To date, the summer of 2014 has seen the majority of mainstream Korean films fall into either of two categories: the noir thriller or the period blockbuster. While a handful of terrific genre pieces, namely “A Hard Day” and “Confession”, have succeeded in spite of this inertia, it’s been high time for something a little different. Along comes “Sea Fog”, a character-driven blockbuster set on a boat that is based on a play which is itself drawn from a real life incident.
A fishing trawler returns to port with a meager catch and when its captain is offered a pile of money to help some Chinese-Korean illegal immigrants sneak onto the peninsula he is quick to pocket the cash. He heads back out to sea along with his five-man crew and in the dead of night they make contact with another vessel carrying their payday. Soon the youngest crewmember forms an attachment with one of the smuggled girls, but as tensions between the crew and their passengers mount and when the Korean maritime police suddenly appear, things quickly spin out of control.
You can often count on Korean cinema to take a familiar setting and turn it on its head. “Sea Fog” brings other open sea blockbusters such as “Jaws” (1975) and “The Perfect Storm” (2000) to mind, but it is a great deal darker than what you would expect from commercial cinema, particularly a blockbuster of this size (at least by Korean standards). First time director Shim Sung-bo and his co-writer and executive producer Bong Joon Ho deliver a film that is as somber as the latter’s recent “Snowpiercer”. But with a far more realistic setting and less of Bong’s trademark wry humor, “Sea Fog” packs a thunderous emotional whallop.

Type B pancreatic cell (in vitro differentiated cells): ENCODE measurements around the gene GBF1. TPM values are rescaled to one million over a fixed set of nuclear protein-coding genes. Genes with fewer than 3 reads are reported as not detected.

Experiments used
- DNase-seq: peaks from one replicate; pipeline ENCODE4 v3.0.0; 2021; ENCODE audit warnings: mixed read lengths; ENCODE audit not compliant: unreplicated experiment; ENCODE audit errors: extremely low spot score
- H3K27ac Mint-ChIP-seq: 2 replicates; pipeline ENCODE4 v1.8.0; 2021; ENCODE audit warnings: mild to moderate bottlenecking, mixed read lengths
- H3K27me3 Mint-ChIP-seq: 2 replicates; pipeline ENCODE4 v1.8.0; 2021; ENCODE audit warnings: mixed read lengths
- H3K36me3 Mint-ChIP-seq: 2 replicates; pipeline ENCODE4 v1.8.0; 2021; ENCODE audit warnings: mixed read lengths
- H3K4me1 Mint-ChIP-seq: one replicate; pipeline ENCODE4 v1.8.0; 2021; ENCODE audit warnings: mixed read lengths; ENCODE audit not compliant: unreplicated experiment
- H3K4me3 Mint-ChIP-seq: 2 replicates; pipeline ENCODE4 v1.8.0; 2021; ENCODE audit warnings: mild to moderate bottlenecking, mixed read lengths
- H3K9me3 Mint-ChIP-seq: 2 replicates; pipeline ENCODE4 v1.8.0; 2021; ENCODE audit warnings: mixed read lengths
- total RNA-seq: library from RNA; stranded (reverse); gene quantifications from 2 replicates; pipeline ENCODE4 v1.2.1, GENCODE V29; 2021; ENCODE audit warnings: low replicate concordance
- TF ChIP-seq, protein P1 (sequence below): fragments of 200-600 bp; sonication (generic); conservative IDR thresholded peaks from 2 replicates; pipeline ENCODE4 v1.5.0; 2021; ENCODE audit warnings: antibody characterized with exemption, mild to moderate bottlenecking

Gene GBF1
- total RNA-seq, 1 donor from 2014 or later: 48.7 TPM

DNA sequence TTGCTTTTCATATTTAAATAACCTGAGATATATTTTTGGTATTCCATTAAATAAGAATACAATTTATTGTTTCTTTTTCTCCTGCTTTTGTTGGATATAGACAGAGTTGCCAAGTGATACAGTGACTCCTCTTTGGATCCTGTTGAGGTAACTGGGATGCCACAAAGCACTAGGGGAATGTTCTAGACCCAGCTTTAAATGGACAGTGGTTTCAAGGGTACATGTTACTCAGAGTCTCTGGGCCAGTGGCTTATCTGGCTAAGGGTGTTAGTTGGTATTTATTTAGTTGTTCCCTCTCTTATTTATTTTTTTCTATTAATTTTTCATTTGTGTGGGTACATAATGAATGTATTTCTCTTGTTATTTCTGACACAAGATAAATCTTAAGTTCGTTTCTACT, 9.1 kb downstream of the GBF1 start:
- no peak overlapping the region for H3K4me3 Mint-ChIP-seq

Much like Bong was confronted with when shooting an ambitious film within the limitations of a train, Shim and cinematographer Hong Kyung-pyo (also the DP on “Snowpiercer”) are tasked with running the audience through a gauntlet of thrills and emotions within the confines of a small fishing boat. The brooding weather, which veers from stark daylight and ominous night to thick batches of creeping fog, ably amplifies the foreboding tone of the film. Equally impressive is the claustrophobic interior lensing. Every shot is permeated with a dank warmth that acts as a refuge from the literal and figurative tempests that take place on deck before turning the space into an oppressive tangle of burning pipes offering no exit from the encroaching terror. Throughout, the fluidity between shots, which evolve as actors move within or in and out of frame with clear precision, makes the film’s visual tone rich and expressive.
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